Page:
The date when islanders will no longer have isolate, if they get a positive covid test, has been pushed back a month to the end of April, because of new sub-variant of the virus.
Originally, ministers set a deadline of 31 March, after which islanders would no longer legally have to isolate if they caught the virus.
However, with the number of cases still above 2,400, they have decided that a delay is appropriate, following advice from their medical and scientific advisers.
A combination of the identification of the more transmissible BA.2 sub-variant of Omicron, as well as Jersey’s phased de-escalation from covid, means infection rates and hospitalisations have increased since the earlier decision was taken at the end of January.
Dr Ivan Muscat, Deputy Medical Officer of Health, said: “The decision to extend the mandatory isolation requirement will allow our spring booster component of the vaccination programme to make significant inroads towards completion of vaccinating those who are most at risk of being very unwell with covid.
“This extra month will also better permit those who have not yet completed their vaccination schedule to do so – in particular, it is very important that those over 50 who have not had their second or third doses to do so as soon as possible.”
Pictured: Dr Ivan Muscat: "We must ensure we do not have a spike in severe disease".
He added: “Although reducing risk through vaccination is the mainstay of our battle against covid, the extra month will also allow for the further maturation of our anti-viral programme for at-risk Islanders. This too will have a beneficial impact on severe infection and hospital admissions.
“We are seeing the increase of infection rates due to the new more transmissible BA.2 variant coinciding with our measured de-escalation.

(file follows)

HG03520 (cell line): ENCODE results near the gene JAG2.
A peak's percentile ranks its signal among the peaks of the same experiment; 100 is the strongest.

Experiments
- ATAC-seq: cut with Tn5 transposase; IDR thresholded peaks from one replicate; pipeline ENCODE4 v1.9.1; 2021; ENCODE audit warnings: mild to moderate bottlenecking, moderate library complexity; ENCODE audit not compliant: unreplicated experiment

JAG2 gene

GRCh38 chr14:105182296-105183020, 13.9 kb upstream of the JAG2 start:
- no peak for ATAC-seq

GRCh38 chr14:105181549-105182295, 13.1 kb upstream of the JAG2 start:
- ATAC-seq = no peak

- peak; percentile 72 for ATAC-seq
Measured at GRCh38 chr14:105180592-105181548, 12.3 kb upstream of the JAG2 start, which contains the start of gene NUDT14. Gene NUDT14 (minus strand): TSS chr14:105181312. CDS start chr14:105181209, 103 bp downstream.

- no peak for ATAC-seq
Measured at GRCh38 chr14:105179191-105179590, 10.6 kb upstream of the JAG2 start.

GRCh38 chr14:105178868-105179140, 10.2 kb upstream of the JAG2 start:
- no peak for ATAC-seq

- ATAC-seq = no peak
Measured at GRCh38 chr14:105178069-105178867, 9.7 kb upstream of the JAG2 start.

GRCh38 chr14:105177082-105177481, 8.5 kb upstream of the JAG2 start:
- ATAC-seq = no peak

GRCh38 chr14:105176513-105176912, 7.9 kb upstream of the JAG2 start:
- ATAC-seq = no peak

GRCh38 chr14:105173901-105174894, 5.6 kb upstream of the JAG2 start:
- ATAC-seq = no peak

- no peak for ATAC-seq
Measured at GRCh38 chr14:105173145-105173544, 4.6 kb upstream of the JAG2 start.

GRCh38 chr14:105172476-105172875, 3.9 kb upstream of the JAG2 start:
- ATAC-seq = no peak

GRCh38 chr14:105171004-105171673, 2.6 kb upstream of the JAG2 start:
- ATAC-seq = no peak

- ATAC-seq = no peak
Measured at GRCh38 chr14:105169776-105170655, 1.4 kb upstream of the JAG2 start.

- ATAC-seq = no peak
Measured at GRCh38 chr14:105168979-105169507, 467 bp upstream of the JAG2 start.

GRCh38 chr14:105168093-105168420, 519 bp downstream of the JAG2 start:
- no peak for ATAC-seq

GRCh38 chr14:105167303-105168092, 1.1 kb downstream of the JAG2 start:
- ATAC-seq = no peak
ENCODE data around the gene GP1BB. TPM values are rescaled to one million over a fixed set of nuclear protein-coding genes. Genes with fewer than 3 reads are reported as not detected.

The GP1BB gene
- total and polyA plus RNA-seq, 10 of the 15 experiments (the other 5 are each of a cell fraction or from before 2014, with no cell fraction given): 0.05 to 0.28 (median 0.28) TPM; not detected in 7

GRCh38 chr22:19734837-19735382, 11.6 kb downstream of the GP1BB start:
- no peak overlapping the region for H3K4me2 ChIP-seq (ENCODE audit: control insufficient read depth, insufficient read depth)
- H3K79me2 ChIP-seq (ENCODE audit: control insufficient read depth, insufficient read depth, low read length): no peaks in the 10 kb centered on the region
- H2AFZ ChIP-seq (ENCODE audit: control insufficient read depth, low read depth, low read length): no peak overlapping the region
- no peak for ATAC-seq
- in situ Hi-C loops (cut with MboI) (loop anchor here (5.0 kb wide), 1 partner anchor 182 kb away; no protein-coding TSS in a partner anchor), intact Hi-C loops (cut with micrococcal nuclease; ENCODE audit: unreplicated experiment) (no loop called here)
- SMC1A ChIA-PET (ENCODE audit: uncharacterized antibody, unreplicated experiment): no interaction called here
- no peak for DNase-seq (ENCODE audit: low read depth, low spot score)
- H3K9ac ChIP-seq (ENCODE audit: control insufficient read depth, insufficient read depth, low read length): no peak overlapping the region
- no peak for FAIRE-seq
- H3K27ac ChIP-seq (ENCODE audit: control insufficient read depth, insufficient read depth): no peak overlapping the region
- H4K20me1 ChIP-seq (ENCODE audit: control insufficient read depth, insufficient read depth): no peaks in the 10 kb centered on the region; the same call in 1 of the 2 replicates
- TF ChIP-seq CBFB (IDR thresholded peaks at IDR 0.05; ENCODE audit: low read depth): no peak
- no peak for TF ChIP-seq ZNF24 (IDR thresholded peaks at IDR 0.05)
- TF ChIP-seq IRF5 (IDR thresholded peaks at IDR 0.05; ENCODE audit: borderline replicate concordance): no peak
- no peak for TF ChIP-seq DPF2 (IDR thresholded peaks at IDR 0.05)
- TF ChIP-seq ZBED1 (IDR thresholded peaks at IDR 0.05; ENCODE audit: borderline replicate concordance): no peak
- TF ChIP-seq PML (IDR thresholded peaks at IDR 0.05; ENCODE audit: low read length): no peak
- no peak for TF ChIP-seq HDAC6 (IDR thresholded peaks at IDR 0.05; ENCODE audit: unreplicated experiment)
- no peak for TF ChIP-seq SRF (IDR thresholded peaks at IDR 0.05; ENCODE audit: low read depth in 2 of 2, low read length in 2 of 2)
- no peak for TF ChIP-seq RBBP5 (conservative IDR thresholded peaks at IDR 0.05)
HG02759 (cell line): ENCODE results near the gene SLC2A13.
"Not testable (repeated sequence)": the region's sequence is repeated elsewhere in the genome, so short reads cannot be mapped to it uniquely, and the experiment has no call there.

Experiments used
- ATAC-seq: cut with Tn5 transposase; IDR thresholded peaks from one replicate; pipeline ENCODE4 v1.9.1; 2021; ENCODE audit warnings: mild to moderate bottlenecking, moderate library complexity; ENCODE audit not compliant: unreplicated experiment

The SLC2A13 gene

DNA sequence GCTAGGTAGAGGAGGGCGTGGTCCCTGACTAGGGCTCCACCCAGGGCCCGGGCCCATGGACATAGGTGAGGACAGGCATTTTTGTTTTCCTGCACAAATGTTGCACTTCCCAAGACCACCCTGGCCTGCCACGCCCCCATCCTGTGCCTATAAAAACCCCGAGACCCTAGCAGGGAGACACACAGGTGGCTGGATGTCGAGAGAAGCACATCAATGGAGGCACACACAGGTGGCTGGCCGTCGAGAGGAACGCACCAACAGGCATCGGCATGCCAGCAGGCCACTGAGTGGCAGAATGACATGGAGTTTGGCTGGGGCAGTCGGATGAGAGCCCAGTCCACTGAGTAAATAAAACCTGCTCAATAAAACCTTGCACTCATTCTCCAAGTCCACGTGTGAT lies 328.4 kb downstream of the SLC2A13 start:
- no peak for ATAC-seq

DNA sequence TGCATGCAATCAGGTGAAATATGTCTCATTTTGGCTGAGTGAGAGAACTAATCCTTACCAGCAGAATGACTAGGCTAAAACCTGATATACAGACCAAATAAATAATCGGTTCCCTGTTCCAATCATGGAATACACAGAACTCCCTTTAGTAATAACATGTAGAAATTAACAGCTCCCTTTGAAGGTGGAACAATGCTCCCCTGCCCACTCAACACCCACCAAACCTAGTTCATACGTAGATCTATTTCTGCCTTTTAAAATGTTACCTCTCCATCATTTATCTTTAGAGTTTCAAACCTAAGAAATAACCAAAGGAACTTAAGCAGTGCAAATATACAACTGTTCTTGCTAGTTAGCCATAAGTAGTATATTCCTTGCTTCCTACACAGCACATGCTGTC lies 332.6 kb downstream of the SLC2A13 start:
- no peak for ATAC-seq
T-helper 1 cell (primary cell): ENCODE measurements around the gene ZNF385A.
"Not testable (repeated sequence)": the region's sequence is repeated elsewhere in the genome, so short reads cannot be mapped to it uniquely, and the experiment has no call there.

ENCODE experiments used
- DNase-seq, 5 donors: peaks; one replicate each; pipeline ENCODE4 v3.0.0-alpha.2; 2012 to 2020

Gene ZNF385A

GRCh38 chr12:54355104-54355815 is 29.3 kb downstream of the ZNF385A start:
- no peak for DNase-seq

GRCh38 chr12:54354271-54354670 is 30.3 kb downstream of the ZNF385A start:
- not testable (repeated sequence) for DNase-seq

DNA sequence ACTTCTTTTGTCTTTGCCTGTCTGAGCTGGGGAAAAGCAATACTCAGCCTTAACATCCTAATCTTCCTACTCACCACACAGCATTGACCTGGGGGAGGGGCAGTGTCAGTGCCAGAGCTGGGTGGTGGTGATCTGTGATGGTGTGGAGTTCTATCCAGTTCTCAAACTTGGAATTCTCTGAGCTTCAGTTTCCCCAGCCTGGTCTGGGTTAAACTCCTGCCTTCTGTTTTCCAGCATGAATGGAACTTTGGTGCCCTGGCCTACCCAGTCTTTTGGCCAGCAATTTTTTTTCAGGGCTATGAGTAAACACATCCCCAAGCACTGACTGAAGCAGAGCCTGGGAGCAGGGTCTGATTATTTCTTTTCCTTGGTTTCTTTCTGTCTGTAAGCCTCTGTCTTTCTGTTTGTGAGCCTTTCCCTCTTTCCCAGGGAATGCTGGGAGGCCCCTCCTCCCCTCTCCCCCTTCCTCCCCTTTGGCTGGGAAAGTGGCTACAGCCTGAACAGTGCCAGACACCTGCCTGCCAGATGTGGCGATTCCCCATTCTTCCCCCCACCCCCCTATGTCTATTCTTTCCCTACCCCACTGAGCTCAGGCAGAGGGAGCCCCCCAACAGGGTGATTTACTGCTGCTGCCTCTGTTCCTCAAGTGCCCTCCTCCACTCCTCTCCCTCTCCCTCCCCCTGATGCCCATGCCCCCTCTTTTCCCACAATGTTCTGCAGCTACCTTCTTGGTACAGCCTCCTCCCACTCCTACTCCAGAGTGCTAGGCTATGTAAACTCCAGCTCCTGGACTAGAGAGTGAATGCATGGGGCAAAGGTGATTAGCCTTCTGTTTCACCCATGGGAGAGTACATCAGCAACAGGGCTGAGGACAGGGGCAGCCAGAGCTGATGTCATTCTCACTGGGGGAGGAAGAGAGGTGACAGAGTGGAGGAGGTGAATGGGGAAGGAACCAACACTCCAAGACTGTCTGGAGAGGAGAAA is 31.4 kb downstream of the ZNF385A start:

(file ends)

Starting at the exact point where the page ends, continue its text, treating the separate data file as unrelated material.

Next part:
“This unforeseen highly transmissible variant – which is now the predominant strain in both Jersey, the UK and many other jurisdictions – is not more virulent but does require a modification to the planned rate of de-escalation to ensure that we remain in control of events.
“We must ensure we do not have a spike in severe disease which could cause not only more admissions but also a significant attrition of our workforce - both within health care settings and outside.
“It is vital that people continue to understand that we still need to retain sensible precautions whilst enjoying our freedoms, particularly when visiting higher risk settings like the hospital, schools and care homes.
“I would like to remind all Islanders to take sensible precautions before visiting healthcare settings. This includes taking an LFT test before leaving home and wearing a mask in these higher risk environments.”
The isolation benefit will continue for Islanders who are not able to work due to the requirement to isolate at home.
Health Minister Richard Renouf said: “I would like to thank all Islanders for doing the right thing which has allowed us to get to this stage where isolation remains our only legal requirement.
“However, I would also like to issue a strong reminder to all Islanders that we are not post-covid; we are post-emergency. This is an important distinction to be aware of.
“It means covid still poses a threat to our way of lives, so it is vital that islanders continue to follow public health guidance, especially keeping up to date with their vaccination schedule, as it is truly the best protection from the virus.”
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